The ChronologyProtector is a mechanism to present each user of a wiki with a consistent view of actions on the wiki in the face of a replicated database setup.
In a setup with one primary database and several replica databases, without ChronologyProtector it would be possible that a user saves an edit and then the subsequent page read for the just-saved page is served from a replica that has not yet seen the database transaction corresponding to the edit, making it appear to the user as though their edit had not been saved. ChronologyProtector prevents this by saving the replication position when a user causes a database write, and waiting on subsequent requests until the chosen replica has caught up with that position. The load balancer will try to avoid selecting replicas that are lagged by more than that position; if this is not possible and the wait times out, the load balancer enters “lagged replica mode”.
Replication positions for each user are stored in the
In a multi-datacenter setup, the cache implementation should include its own advisory cross-DC replication.
(ChronologyProtector can inform the load balancer if the replication positions could not themselves be replicated.)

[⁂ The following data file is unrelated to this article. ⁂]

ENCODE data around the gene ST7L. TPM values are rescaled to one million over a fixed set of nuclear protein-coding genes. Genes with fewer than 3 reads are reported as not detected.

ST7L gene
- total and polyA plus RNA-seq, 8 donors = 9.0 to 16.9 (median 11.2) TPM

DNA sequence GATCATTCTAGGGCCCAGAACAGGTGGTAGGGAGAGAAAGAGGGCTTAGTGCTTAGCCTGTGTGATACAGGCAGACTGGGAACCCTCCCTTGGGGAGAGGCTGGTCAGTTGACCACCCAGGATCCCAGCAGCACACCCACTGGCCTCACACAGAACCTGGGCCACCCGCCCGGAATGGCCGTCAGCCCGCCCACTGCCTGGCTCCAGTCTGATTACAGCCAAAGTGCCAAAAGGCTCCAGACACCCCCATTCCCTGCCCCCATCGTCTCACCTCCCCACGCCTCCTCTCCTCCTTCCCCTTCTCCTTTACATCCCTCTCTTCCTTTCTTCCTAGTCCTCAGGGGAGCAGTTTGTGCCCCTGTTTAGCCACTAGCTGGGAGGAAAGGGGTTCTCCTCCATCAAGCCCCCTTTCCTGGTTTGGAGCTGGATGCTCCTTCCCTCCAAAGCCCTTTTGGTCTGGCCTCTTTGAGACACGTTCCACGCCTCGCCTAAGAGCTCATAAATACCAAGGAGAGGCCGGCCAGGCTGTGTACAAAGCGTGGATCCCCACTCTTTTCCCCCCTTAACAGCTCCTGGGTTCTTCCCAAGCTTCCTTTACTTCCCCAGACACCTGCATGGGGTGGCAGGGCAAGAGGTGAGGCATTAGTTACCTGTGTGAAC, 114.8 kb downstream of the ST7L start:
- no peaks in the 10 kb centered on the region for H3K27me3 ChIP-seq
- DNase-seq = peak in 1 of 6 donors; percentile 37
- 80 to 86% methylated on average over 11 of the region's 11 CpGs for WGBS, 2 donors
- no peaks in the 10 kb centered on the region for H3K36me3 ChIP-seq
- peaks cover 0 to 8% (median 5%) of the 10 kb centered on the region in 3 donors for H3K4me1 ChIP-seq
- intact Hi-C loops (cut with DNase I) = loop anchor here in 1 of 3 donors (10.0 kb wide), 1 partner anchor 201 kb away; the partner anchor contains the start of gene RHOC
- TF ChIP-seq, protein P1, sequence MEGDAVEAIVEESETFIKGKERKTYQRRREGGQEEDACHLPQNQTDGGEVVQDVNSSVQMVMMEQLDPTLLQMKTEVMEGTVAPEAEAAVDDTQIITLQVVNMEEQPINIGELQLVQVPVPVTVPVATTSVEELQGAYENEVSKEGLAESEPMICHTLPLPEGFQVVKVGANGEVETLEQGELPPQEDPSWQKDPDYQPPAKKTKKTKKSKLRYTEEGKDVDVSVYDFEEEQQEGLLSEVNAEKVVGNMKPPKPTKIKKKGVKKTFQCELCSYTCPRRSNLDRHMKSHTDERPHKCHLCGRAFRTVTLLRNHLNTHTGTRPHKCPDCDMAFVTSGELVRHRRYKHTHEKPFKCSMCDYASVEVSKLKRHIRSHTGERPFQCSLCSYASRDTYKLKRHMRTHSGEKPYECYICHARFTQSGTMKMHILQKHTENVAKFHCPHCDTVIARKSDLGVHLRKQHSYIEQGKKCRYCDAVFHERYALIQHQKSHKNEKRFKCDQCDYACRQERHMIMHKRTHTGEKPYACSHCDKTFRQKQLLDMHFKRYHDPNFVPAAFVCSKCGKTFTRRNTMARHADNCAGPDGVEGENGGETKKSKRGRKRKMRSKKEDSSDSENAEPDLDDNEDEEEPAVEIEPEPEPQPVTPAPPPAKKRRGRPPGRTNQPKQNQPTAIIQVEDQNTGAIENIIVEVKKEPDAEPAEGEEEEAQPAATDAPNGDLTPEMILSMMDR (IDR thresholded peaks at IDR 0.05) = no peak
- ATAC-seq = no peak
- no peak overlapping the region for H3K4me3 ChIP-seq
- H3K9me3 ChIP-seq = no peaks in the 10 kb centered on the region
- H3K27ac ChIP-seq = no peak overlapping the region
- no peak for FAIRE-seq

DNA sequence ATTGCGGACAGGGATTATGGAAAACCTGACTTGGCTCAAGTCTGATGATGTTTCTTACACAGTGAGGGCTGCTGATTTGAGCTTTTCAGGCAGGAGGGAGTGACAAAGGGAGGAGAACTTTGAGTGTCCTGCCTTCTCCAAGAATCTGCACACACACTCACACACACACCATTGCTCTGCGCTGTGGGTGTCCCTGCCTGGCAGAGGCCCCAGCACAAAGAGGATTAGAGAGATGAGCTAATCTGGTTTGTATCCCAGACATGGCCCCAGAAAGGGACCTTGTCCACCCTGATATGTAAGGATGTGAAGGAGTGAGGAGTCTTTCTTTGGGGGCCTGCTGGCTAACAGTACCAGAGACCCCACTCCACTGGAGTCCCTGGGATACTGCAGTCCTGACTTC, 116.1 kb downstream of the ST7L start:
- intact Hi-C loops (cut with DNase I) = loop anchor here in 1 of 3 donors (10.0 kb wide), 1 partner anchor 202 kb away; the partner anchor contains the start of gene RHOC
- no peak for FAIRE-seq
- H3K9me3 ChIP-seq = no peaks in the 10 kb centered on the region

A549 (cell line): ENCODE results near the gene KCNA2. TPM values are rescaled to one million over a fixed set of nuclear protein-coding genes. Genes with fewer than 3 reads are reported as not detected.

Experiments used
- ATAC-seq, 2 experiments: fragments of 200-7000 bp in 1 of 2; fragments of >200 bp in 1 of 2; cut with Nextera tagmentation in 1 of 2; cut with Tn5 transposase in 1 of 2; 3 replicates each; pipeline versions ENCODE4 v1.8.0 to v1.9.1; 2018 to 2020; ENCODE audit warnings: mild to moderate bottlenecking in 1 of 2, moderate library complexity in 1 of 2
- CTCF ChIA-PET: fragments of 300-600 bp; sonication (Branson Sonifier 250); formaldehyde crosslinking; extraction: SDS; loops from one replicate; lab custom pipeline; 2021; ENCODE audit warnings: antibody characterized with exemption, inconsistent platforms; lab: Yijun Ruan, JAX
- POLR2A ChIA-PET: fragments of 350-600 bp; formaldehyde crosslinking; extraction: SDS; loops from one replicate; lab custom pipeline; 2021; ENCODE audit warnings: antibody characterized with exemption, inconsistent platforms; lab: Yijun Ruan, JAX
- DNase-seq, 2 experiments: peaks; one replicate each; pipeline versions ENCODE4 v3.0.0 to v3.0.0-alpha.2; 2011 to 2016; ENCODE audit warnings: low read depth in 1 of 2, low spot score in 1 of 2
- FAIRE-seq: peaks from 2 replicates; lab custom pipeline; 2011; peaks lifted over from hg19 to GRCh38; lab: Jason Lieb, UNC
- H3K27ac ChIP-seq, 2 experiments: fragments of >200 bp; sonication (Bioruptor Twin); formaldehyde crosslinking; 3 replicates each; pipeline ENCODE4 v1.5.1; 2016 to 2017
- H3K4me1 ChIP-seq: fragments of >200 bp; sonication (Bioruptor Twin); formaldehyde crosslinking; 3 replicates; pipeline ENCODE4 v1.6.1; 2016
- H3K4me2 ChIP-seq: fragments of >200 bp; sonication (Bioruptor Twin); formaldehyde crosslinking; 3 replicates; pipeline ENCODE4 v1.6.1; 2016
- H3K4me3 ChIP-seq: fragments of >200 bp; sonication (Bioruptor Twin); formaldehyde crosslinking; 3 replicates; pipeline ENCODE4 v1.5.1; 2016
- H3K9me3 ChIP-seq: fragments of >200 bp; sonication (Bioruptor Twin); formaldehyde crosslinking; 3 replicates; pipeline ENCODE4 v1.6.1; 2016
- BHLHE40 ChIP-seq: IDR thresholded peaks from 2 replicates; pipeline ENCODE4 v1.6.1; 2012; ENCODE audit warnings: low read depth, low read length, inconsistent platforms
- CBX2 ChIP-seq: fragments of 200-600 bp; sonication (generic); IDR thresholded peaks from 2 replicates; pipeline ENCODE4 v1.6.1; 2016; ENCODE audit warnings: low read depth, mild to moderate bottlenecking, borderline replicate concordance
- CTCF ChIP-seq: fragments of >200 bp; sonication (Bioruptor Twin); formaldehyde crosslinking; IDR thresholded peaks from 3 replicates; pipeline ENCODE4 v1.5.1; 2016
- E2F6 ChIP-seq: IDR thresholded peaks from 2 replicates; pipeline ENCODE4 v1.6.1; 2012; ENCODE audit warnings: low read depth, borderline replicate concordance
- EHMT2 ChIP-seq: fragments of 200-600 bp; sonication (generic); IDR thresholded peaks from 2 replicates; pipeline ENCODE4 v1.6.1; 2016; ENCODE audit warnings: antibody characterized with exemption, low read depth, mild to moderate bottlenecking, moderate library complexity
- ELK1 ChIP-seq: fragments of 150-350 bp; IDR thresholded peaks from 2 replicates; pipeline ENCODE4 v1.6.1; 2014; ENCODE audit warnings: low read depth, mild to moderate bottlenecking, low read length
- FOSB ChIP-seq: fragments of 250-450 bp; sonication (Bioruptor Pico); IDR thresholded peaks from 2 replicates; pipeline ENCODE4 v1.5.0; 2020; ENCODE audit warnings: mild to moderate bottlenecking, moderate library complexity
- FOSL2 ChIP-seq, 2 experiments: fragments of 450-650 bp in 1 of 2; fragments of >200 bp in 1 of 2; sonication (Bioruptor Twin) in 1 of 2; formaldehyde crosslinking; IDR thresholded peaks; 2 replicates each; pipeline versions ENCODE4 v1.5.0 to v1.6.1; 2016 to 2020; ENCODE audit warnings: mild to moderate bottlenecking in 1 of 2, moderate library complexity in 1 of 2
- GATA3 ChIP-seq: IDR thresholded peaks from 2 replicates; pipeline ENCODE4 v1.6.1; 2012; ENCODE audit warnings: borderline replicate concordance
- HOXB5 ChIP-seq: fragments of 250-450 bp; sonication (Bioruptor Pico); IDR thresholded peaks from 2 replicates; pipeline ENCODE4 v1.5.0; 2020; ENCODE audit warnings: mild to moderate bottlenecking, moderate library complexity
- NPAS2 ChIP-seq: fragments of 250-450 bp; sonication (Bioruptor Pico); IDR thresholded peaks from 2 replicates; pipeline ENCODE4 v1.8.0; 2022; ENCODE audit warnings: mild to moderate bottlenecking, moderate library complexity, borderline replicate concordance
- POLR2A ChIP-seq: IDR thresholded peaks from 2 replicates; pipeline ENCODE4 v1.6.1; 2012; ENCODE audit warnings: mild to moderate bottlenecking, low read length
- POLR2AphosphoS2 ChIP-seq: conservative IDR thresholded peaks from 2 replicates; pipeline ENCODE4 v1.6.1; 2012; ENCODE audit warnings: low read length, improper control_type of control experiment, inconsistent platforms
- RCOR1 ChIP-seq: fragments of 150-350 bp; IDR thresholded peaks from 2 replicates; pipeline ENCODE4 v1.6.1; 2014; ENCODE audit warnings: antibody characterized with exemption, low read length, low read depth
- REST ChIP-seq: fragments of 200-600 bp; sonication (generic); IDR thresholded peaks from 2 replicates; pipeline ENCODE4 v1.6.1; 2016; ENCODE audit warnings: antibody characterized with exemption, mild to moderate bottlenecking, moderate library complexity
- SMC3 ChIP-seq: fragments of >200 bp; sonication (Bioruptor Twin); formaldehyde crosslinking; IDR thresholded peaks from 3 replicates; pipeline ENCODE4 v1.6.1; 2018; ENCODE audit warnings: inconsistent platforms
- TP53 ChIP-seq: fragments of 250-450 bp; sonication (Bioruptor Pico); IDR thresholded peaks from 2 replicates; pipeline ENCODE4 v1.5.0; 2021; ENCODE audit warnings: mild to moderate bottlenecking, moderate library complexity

ChronologyProtector’s concept of a user is dictated by a client ID, which is usually stored in a cookie (a very short-lived one – after a certain timeout, chronology protection is not necessary because replication lag exceeding that time would cause the whole wiki to become read-only) and otherwise derived from the user’s IP address and user agent. As long as users don’t roam between IPs, they should get the same client ID even across different domains (where the cookie does not apply).
ChronologyProtector is operated at the load balancer factory level, and can protect the chronology of any number of load balancers. As long as the chronology protector stash is configured correctly and users do not roam between IPs, chronology protection ought to work across a large wiki farm spanning multiple domains and data centers.